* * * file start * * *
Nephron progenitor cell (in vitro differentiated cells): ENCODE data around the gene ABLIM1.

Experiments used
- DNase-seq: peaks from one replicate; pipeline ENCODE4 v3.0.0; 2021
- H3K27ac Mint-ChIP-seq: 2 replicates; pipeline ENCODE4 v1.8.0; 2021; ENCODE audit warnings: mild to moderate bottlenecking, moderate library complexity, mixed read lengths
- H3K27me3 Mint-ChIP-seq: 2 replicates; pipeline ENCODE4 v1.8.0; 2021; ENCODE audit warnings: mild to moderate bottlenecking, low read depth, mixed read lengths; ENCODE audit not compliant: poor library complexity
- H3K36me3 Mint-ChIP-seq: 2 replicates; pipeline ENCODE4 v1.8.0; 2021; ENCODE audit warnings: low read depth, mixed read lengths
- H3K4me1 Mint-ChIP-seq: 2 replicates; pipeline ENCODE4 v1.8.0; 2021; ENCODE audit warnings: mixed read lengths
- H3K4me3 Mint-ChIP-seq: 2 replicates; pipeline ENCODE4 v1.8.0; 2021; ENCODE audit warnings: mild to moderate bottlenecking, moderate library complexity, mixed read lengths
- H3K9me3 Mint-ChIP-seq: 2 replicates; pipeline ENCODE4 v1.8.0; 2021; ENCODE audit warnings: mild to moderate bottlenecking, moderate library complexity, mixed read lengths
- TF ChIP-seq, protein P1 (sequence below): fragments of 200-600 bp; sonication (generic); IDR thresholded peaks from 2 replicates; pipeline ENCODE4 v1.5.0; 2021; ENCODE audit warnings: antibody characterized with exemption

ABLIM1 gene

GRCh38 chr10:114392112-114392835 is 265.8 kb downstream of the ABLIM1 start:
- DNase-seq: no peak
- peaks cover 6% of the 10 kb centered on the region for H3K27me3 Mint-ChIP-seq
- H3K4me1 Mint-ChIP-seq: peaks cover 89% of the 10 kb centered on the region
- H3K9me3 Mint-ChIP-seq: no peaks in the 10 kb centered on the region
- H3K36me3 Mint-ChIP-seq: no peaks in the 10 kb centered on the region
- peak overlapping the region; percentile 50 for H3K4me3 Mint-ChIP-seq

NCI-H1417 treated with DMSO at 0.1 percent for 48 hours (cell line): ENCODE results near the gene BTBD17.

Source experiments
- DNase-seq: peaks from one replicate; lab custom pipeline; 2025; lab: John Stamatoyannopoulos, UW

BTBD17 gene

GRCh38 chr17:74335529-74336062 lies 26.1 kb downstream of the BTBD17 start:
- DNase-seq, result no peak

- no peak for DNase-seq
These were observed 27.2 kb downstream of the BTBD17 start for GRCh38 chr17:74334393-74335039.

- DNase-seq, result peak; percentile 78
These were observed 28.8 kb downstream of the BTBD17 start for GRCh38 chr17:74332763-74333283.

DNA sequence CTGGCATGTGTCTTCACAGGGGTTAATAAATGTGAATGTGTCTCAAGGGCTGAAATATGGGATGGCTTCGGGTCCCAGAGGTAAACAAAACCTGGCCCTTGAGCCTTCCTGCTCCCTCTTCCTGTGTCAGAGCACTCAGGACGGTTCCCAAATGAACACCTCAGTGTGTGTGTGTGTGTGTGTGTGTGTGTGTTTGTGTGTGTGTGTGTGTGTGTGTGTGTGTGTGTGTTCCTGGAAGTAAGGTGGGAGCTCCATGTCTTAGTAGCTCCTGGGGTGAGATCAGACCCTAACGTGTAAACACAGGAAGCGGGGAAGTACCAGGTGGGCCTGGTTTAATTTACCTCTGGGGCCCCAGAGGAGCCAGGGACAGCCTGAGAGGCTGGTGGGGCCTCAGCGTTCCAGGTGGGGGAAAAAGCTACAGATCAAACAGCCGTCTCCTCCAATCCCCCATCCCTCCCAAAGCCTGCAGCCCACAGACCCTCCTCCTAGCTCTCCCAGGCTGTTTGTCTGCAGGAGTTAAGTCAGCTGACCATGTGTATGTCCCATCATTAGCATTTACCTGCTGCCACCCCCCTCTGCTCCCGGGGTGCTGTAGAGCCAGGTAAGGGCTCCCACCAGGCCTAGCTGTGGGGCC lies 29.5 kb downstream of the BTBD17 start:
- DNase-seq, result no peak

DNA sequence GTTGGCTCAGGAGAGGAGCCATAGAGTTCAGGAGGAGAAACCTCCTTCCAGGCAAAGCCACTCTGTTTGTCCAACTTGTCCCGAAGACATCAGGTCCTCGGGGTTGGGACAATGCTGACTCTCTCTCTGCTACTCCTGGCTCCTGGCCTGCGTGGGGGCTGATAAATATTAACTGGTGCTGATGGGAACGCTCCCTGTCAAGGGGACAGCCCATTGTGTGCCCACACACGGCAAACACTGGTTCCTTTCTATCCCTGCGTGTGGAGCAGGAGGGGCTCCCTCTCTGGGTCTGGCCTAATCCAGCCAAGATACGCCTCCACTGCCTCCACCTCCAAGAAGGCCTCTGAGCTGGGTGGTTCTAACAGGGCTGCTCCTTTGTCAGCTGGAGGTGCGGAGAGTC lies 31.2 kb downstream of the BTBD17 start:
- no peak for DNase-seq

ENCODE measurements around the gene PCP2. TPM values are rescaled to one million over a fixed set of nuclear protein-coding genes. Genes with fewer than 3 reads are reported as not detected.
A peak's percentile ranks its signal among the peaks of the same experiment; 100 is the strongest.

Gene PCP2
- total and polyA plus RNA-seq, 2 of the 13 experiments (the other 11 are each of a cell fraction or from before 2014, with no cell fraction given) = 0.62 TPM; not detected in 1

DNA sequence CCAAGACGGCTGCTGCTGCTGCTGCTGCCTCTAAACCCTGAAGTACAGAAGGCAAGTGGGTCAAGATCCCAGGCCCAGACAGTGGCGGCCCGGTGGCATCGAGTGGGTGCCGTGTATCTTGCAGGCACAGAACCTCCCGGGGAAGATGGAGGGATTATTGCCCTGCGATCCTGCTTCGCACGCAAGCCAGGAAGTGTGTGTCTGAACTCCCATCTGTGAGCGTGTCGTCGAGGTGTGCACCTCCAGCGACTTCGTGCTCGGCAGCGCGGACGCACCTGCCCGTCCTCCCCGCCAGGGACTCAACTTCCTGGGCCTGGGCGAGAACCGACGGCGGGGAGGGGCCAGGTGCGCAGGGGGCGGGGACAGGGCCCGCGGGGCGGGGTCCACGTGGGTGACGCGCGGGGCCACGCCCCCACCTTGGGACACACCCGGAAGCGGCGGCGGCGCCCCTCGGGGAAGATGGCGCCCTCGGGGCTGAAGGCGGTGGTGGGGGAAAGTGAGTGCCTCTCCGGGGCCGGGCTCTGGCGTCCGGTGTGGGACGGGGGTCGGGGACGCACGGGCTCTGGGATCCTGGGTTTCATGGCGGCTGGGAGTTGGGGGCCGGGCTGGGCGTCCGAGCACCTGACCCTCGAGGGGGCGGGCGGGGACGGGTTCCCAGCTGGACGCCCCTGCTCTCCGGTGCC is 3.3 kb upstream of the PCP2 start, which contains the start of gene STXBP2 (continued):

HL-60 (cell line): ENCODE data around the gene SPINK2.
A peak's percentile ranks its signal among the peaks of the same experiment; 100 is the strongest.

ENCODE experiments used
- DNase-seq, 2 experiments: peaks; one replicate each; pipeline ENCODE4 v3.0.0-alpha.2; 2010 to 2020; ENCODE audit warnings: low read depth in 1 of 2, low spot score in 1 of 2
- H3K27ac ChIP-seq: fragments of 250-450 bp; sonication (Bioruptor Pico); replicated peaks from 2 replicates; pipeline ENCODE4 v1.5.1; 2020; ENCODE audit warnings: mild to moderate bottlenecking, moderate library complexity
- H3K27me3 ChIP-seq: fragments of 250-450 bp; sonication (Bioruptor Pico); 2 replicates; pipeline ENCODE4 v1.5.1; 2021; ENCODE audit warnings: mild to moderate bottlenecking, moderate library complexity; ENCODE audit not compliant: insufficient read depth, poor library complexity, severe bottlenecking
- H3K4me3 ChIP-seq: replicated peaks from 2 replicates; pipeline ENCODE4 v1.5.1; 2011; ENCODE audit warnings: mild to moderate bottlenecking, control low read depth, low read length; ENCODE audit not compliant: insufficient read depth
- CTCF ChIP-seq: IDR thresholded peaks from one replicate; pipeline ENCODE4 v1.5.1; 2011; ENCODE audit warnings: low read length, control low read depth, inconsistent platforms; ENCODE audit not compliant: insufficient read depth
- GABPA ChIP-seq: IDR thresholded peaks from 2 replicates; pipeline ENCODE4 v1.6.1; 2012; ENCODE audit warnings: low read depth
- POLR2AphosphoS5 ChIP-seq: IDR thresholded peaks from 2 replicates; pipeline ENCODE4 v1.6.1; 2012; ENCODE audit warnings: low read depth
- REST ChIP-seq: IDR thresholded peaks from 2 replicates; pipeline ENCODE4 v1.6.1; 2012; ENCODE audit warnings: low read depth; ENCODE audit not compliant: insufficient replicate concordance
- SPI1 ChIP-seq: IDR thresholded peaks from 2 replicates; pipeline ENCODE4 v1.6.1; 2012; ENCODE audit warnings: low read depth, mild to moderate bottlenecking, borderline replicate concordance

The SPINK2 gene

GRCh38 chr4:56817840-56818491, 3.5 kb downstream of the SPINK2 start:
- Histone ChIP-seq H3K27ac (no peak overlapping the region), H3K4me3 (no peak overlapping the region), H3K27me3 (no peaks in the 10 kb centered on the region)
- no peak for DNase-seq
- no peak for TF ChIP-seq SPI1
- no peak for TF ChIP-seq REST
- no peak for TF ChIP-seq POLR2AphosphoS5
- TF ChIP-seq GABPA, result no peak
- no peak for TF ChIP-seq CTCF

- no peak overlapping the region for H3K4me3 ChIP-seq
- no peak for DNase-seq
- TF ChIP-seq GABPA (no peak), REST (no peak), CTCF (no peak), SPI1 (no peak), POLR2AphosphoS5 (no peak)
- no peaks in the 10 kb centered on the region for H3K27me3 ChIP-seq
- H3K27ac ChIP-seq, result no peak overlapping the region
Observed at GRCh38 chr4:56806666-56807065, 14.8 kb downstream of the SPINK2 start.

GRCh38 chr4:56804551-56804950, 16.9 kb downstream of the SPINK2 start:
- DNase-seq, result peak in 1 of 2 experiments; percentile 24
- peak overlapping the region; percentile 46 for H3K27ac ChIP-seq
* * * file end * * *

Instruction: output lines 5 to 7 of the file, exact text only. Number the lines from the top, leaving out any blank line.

- H3K27me3 Mint-ChIP-seq: 2 replicates; pipeline ENCODE4 v1.8.0; 2021; ENCODE audit warnings: mild to moderate bottlenecking, low read depth, mixed read lengths; ENCODE audit not compliant: poor library complexity
- H3K36me3 Mint-ChIP-seq: 2 replicates; pipeline ENCODE4 v1.8.0; 2021; ENCODE audit warnings: low read depth, mixed read lengths
- H3K4me1 Mint-ChIP-seq: 2 replicates; pipeline ENCODE4 v1.8.0; 2021; ENCODE audit warnings: mixed read lengths